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It's been a hard winter, right

And I've been writing for a blog.

Go ... Liverpool?
Go ... Liverpool?
Stu Forster

If you’ve glanced at a magazine rack or listened to FM radio at all this week, you probably heard that the Beatles arrived in the United States 50 years ago, playing Ed Sullivan’s iconic show on February 9, 1964. It's commonly assumed that the band's lineup remained stable from then on. Not so - one face familiar around here later decided that calling a ball game wasn't such a hard day's night.



You're probably dying to know wonder whether the Beatles followed the Reds. Sort of, but more specifically ... did the Beatles follow the Cincinnati Reds? No. As for their football interests, manager Brian Epstein forbade them from publicly supporting a team, including their hometown Liverpool F.C. Reds.* Paul historically followed Liverpool’s other team, Everton, but may have later hopped on the Liverpool bandwagon. John likely rooted for the Reds - the one footballer on the cover of Sgt. Pepper’s was a Red and placed at John’s request. Ringo rooted for his stepdad’s team, Arsenal, though his sons were keen Liverpool fans. George did not bother with such boyhood pursuits.

* Incidentally, 1964 was also a big year for those Liverpool Reds. They won their first league title in 17 years, kicking off their own Big Red Machine under legendary manager Bill Shankly. They also switched that year to their all-red uniforms.

The Beatles played at the Cincinnati Gardens later in 1964, and two years later they performed at Crosley Field. The concert was originally scheduled for August 20. Torrential rains forced a postponement to noon the next day - the Beatles' one and only rain check in their history. They then immediately flew to St. Louis to play that night.

Meanwhile, the Reds trudged a long and winding road that summer, a 76-win season sandwiched between much better years. Rookie manager Don Heffner was shown the door in July after the post-Robinson Reds sunk well below .500 on his watch. On the day of the Beatles show, the lowly Astros finished off a four-game sweep of the Reds at the Astrodome.

We know quite a bit about current players' musical tastes, between walk-up music and social media, but this is obviously a recent development. I have no idea if any of the Reds followed the Beatles in the early years. I doubt it - maybe things started changing after Rubber Soul or Revolver - but from what I understand this wasn't yet the music for young men. And since I'm running out of ways to connect the Reds and the Fab Four, here is the Beatles' setlist from the 1966 Crosley Field show - assigned to different players from that team:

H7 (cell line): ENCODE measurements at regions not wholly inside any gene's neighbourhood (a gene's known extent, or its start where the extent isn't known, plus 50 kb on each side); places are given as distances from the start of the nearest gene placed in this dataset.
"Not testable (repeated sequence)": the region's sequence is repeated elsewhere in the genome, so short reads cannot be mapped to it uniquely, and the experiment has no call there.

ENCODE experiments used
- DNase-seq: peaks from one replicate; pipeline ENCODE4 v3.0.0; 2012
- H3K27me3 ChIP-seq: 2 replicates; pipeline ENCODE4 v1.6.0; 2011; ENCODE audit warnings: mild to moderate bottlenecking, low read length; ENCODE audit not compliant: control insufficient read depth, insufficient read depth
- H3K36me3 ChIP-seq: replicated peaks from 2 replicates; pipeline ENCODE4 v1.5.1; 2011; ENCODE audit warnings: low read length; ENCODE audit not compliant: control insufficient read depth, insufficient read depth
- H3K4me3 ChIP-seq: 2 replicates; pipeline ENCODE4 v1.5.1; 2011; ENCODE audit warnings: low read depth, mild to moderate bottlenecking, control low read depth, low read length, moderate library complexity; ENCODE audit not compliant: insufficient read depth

1. Rock And Roll Music - Pete Rose. I can see a young Hit King jerking his crew-cut to the beat of a Chuck Berry cover. Not sure why, but I can.

  2. She's A Woman - Mel Queen. Obviously.

  3. If I Needed Someone - After dealing Robbie, the Reds could have really used a good year from young Tommy Harper. He slugged .363.

  4. Day Tripper - Bill McCool was 21 and threw 105.1 innings in relief with a 2.48 ERA. Unfortunately, "One Night at" McCool's success was short-lived. He would be done at 25.

  5. Baby's In Black - a forlorn tune deserves a -1 WAR player. Catcher Johnny Edwards had some good years, but this wasn't one of them.

  6. I Feel Fine - Jim Maloney was 26, and for the fourth straight year would easily top 200 innings with an ERA under 3. He even hit over .200. His run would come to an end too soon, but I'm sure if you asked him he was all hunky-dory at that time.

  7. Yesterday - Milt Pappas famously slumped while Frank Robinson won the MVP in his first year in Baltimore. It seems likely that Pappas would have sought a place to hide away.

  8. I Wanna Be Your Man - Dave Bristol took over the reigns from the departed Heffner. He didn't lead the Reds to the promised land, but the team did improve under his stead.

  9. Nowhere Man - Sammy Ellis pulled off a neat trick in 1965 by leading the league in earned runs while winning 22 games. He would again lead the league in earned runs in 1966, but forgot to get the wins. Maybe he did have a point of view, but I wanted to mention Ellis somewhere and had no idea who else to stash here.

  10. Paperback Writer - Jim Brosnan was traded in 1963, but he's the only one remotely qualified.

  11. Long Tall Sally - Joe Nuxhall was 6' 3" and pitched for Columbia in the Sally League before (re)joining the Reds in the 1950s. That will do.
The Beatles broke up in 1970 - also the final year the Reds used Crosley Field. Both endings involved bitterness, legal wrangling, and Pete Rose. Rose served as an expert witness in litigation between the Reds and the city over the sale of Crosley Field (and Pete Jr. would pull the lever which initiated the demolition). That I can understand, but I'm not sure I can ever forgive him for breaking up the Beatles.